Memoir is a conversation with your reader – it’s a bit gossipy and it’s intimate. This does not mean you have to be an “E!” entertainment “reporter.” It does mean you should be as honest as possible, because your readers need to know they can trust their relationship with you.
Voice entails style, habits of speech, attitude, and your approach to what you are writing (I’m a survivor, I’m a clown, I’m cynical, I am amazed and grateful)
Here are a couple of examples.
“I was sitting in a taxi, wondering if I had overdressed for the evening, when I looked out the window and saw Mom rooting through a Dumpster. It was just after dark. A blustery March wind whipped the steam coming out of the manholes, and people hurried along the sidewalks with their collars turned up. I was stuck in traffic two blocks from the party where I was heading.
Mom stood fifteen feet away. She had tied rags around her shoulders to keep out the spring chill and was picking through the trash while her dog, a black-and-white terrier mix, played at her feet….
It had been months since I laid eyes on Mom, and when she looked up, I was overcome with panic that she’d see me and call out my name, and that someone on the way to the same party would spot us together and Mom would introduce herself and my secret would be out.” (The Glass Castle by Jeannette Walls)
“When the teacher asked if she might visit with my mother, I touched my nose eight times to the surface of my desk.
‘May I take that as a yes?’ she asked.
According to her calculations, I had left my chair twenty-eight times that day. ‘You’re up and down like a flea. . . .’” (Naked by David Sedaris)
In the first example, we see someone who is torn between seeing her mother in a dumpster and not wanting her mother to see her, embarrass her, and pull back the curtain of the author’s carefully protected life. The narrator is serious, matter-of-fact, scared her secret will be revealed, and somewhat callous. During the rest of the story, we come to understand why she is all of these things. But her honesty about her embarrassment and her other feelings make us trust her.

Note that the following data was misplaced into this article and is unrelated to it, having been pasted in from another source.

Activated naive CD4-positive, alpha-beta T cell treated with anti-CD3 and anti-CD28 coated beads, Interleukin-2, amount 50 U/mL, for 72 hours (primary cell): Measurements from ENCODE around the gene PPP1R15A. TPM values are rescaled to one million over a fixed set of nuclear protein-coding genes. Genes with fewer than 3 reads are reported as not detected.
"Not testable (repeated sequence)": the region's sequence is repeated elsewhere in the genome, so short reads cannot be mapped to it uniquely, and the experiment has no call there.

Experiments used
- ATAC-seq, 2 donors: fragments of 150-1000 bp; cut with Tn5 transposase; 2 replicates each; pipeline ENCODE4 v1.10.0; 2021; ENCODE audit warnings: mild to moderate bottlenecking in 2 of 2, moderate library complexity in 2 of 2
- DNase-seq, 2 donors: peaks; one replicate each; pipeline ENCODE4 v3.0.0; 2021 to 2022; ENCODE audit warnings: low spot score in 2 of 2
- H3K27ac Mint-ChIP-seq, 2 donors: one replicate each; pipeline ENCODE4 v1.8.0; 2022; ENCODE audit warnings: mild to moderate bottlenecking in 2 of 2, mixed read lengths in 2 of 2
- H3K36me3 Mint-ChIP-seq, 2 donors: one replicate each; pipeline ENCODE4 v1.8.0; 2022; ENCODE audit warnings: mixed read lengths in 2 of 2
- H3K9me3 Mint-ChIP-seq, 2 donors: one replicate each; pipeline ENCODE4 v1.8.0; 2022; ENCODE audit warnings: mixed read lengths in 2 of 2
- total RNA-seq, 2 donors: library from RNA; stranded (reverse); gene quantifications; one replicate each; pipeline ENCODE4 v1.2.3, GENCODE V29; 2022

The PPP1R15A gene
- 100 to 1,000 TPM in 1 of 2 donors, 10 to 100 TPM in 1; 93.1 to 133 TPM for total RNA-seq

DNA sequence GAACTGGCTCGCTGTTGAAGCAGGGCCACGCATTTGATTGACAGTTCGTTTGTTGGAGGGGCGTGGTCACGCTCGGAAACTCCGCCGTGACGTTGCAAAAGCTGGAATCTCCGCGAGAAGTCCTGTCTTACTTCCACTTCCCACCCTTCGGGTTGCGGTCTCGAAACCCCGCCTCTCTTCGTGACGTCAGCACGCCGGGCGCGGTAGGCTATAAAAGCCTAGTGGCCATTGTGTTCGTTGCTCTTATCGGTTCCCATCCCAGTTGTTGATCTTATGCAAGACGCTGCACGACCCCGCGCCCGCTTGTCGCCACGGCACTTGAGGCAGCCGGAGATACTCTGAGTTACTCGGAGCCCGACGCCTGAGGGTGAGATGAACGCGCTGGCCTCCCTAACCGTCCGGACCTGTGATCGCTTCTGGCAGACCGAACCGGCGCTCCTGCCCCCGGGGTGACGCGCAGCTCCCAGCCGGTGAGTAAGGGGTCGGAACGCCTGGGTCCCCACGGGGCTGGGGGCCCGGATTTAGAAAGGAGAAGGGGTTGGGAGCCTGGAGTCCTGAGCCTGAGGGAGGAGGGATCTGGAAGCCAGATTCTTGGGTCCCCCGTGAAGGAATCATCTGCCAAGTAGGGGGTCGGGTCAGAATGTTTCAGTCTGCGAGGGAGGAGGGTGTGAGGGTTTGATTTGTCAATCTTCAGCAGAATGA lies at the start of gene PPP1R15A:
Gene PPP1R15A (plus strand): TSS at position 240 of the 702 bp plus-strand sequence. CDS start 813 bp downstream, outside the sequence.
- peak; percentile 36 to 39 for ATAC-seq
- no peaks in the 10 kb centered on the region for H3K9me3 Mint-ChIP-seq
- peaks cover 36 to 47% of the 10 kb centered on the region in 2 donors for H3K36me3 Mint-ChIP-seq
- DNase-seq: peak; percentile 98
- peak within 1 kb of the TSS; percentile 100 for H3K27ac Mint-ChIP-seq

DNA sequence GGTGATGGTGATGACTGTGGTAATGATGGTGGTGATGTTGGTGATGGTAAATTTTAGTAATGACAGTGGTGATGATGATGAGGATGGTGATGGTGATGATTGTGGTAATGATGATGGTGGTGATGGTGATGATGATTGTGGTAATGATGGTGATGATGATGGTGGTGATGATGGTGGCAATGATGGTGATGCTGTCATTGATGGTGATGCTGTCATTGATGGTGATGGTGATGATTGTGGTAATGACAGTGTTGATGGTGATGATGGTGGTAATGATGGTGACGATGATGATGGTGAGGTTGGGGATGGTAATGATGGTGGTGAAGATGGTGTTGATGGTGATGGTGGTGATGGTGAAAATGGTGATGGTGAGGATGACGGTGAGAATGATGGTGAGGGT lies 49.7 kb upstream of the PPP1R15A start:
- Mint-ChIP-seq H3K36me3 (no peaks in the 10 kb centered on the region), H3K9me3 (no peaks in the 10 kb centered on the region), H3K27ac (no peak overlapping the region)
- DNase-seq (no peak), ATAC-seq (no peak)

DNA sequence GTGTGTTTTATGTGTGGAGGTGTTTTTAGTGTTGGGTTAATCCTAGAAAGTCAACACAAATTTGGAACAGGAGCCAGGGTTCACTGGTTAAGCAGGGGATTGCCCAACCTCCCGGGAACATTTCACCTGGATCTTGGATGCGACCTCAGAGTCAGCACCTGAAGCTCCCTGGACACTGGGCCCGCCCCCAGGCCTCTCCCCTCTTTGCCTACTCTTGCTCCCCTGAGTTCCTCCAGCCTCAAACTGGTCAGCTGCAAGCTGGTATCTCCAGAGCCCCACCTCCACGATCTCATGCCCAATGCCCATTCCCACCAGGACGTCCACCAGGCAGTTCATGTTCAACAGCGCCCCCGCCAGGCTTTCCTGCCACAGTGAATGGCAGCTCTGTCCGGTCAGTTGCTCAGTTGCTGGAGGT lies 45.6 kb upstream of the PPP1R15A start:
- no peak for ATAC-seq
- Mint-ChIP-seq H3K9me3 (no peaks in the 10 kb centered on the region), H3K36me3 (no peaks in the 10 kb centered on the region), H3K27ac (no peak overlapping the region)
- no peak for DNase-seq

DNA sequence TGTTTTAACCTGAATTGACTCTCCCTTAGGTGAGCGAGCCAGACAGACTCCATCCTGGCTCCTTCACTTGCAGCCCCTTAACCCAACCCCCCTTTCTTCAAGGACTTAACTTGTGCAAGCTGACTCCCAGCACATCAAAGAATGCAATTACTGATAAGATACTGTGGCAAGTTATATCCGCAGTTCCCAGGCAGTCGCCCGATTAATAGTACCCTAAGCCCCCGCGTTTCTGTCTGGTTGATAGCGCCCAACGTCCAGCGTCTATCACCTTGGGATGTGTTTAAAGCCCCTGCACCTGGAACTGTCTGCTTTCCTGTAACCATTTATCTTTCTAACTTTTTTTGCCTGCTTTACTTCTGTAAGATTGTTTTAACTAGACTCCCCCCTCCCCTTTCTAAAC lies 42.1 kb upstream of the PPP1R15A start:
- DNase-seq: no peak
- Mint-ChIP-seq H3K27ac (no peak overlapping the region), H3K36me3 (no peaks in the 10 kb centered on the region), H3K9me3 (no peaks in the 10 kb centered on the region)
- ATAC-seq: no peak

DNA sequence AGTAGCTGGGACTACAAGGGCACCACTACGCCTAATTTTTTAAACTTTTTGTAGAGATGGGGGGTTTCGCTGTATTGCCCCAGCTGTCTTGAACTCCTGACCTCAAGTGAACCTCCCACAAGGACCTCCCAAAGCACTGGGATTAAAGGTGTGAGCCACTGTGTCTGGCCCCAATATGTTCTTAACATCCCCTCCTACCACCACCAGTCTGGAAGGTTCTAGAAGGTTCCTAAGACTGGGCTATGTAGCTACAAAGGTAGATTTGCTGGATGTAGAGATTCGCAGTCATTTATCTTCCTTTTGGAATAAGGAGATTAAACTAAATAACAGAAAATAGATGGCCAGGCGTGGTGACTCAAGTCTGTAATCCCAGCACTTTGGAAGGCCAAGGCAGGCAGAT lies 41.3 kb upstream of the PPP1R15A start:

Sedaris, on the other hand, is always funny, sarcastic, and very honest (in a comedic sense). He is completely willing to laugh at himself. His writing is to entertain and to make people laugh and recognize their own weirdness.
Exercise: So, who are you? Try to answer the following questions:
Who are you in real life? Are you somber, funny, intense, laid back, sarcastic, overly worried, well-educated, southern, mid-western, small town person, city dweller, liberal, conservative, jokester, crybaby, etc.
Which parts of you are relevant to your story?
If I know you and start reading your story, am I going to recognize it as yours? I should be able to do that, even though you aren’t showing me all of your sides.
What phrases are yours? For instance, I often say “For goodness sakes,” “Are you kidding me?” and “Really? Really?” Make sure you use the language you usually use.
What quirks are yours? I tend to use humor in the middle of tragedy – including sort of sick type jokes sometimes. I am also, occasionally, really naïve and silly; at times, spiritual and willing to forgive anything; and, sometimes, really cynical and certain the world we live in is insane.
All of these things play a role in my writing, especially in my personal essays or memoirs. Figure out who you are and which “face” is appropriate for your story. Then be true to it.